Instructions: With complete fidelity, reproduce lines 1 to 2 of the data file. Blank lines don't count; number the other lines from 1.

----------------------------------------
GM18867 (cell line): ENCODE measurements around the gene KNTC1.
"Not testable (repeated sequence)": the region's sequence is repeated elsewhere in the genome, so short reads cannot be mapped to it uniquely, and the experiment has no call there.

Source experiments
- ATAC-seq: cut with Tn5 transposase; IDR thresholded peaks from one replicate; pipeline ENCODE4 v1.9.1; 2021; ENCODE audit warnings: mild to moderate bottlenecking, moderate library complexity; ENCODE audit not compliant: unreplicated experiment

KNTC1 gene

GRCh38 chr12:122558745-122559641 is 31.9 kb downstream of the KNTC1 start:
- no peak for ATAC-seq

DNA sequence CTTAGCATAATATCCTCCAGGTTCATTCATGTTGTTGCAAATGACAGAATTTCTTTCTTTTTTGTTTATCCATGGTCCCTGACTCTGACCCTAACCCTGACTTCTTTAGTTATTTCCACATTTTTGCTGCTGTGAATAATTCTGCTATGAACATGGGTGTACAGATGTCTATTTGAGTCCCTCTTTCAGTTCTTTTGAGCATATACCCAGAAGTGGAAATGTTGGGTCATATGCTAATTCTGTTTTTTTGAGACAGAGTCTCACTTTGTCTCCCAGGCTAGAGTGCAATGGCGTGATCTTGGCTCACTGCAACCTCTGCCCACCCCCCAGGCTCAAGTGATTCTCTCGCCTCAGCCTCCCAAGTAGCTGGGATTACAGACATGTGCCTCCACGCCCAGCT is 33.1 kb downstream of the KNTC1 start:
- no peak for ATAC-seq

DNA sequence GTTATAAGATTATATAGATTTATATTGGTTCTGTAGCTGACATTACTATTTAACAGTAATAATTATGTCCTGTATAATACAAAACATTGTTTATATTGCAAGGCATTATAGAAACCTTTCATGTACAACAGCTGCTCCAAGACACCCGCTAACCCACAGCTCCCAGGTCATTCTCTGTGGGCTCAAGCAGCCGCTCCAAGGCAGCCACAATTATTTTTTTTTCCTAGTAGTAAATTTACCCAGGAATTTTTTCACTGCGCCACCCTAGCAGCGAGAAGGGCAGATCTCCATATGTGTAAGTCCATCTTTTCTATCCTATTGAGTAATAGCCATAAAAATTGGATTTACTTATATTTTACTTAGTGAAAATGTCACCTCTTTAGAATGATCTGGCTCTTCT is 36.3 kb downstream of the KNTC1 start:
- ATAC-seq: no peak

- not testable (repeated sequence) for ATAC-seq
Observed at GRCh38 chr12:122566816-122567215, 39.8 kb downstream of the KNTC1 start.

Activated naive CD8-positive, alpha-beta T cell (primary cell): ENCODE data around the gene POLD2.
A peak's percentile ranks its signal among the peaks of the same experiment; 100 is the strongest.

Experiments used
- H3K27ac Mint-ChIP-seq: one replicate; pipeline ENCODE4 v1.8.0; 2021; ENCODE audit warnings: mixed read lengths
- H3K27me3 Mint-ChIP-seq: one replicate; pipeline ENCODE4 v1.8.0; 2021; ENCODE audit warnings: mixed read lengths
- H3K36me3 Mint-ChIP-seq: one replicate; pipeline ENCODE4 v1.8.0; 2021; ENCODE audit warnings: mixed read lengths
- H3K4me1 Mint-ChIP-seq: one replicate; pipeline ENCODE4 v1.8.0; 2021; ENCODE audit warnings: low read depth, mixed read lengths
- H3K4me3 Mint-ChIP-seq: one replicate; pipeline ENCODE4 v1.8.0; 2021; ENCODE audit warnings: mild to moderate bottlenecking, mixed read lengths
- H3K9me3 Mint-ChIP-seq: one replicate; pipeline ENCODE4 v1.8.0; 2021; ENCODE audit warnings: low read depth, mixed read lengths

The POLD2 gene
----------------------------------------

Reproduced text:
GM18867 (cell line): ENCODE measurements around the gene KNTC1.
"Not testable (repeated sequence)": the region's sequence is repeated elsewhere in the genome, so short reads cannot be mapped to it uniquely, and the experiment has no call there.